Wake [ Dream Catcher #1 ] by Lisa McMann

Wake (Dream Catcher, #1)Title: Wake
Series: Dream Catcher
Author: Lisa McMann
Publication Date: March 4th, 2008
Publisher: Simon Pulse
ISBN: 1416953574
Rating: 1 star

Janie is a teenage girl with a tough life. In addition to being poor and having a drunk, emotionally negligent mother, Janie has the burden of experiencing the dreams of others. If someone falls asleep and begins to dream, Janie comes right along for the ride. This becomes a huge problem when she begins to experience someone’s nightmares, which affect her so strongly that she has violent seizures.
This book sounded so interesting! Dreams are so fascinating, there are so many directions to go, and with the addition of horrible nightmares? It just seemed like such a great concept. The execution, however, was most disappointing, and I really struggled with finishing this book. It’s a short book, too, and I just wanted to drop it. I have the entire series, so I’m in the midst of debating whether or not I’m enough of a masochist to go ahead and read them, too.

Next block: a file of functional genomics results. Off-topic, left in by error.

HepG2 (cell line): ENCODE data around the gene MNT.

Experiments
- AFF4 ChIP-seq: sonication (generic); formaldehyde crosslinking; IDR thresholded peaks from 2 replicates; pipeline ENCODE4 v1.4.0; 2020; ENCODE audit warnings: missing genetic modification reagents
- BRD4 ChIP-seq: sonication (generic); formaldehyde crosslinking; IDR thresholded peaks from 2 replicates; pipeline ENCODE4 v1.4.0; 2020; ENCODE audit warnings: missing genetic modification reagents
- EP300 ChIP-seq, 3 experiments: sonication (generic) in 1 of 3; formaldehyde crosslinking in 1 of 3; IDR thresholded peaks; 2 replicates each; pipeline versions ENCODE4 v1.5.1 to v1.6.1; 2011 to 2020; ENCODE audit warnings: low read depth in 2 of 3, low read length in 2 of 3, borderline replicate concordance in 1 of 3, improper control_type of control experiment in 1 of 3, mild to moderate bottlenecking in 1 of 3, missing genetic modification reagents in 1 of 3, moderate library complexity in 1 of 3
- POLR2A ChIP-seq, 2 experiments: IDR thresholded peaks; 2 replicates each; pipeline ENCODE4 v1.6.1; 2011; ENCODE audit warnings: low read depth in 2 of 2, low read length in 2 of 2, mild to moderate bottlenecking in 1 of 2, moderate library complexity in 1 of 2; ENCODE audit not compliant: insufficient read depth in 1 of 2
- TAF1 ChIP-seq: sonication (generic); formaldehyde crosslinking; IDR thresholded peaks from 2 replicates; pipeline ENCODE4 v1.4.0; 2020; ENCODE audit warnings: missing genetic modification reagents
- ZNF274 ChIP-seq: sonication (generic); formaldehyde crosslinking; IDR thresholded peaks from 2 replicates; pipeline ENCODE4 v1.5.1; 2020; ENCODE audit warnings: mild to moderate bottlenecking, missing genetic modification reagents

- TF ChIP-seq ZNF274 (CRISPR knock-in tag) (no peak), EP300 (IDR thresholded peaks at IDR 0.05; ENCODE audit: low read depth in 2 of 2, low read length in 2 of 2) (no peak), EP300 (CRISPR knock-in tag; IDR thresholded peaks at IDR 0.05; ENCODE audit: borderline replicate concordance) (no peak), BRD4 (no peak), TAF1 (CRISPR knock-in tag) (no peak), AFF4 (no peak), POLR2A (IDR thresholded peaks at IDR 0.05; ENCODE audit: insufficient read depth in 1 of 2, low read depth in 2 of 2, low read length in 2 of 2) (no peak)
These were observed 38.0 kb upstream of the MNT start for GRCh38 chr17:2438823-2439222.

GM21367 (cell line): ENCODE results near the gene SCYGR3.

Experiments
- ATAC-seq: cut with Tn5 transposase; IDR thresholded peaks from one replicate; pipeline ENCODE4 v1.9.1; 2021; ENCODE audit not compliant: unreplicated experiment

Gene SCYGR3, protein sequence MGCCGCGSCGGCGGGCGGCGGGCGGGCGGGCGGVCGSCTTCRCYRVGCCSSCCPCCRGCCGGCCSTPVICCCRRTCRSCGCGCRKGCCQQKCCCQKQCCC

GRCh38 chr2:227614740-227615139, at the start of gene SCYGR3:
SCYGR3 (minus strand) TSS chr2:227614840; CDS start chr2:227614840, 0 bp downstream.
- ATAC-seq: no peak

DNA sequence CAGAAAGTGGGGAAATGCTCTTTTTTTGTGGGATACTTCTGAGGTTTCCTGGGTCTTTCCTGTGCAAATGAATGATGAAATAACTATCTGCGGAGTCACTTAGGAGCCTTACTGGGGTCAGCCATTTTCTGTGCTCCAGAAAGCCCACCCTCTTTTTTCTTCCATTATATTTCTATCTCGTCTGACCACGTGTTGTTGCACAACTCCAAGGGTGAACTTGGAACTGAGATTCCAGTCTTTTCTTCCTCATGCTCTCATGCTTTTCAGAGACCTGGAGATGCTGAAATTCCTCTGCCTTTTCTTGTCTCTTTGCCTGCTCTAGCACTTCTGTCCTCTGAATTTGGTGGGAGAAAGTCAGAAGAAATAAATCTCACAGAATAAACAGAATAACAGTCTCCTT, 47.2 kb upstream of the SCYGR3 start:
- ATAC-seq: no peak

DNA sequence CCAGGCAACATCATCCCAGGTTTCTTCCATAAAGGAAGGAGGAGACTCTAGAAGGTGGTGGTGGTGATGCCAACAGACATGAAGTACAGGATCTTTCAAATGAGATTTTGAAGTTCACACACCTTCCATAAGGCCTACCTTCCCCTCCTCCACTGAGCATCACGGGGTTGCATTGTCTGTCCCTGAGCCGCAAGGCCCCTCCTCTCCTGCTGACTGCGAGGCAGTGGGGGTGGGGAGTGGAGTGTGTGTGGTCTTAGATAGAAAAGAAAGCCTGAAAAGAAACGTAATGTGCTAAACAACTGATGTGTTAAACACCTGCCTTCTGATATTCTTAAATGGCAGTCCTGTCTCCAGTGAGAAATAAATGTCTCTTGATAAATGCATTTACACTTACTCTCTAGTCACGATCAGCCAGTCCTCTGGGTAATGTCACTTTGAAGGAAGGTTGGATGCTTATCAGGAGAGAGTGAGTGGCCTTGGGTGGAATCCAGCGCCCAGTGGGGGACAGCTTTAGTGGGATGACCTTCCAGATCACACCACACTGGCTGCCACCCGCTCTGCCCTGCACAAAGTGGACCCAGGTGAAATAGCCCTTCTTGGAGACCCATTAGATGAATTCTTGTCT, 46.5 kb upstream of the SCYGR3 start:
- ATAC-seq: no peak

So, why was this book so bad? First off, the dreams themselves were so boring. The dream sequences weren’t fun. They weren’t interesting. They did not let us get to know the characters that were experiencing them. In fact, most of the dreams were such clichés, that I don’t understand why the author chose to make a dream-based book if she had no fresh ideas. Really, the only dreams we see are those overdone showing up in nothing but your underwear dreams and sex dreams. They dragged and were so dull that I wonder if the author wanted to just get the dream scenes over with to get to the romance.

However, the romance wasn’t any better. Janie and her love interest, Cabel, were both as interesting as cardboard. There was no chemistry, but really, that was no feeling of any sort in this book. I didn’t have the slightest concern or care about any of the characters, the plot, anything. Anyway, Janie more than experiences Cabel’s dreams – which are, by the way, the aforementioned nightmares – she participates. But that doesn’t make it any more interesting. Cabel is, apparently, a “bad boy.” Janie learns that he sells drugs, has a bunch of sex, and has a troubled past. Their relationship becomes strained when she finds out that he is involved with a flat, one-dimensional popular character. Like everything else in this book, however, it seemed completely forced.

Not only were the characters and the plot a hot mess, but the writing was just completely not my style. The sentences were insanely choppy, and the skill level seemed like that of an average eighth grade English student.

I might read the rest of the series, but even that thought exhausts me. I wouldn’t recommend this book to anyone, and I plan on getting rid of it pretty soon. I’d really like to cast it out of my mind.


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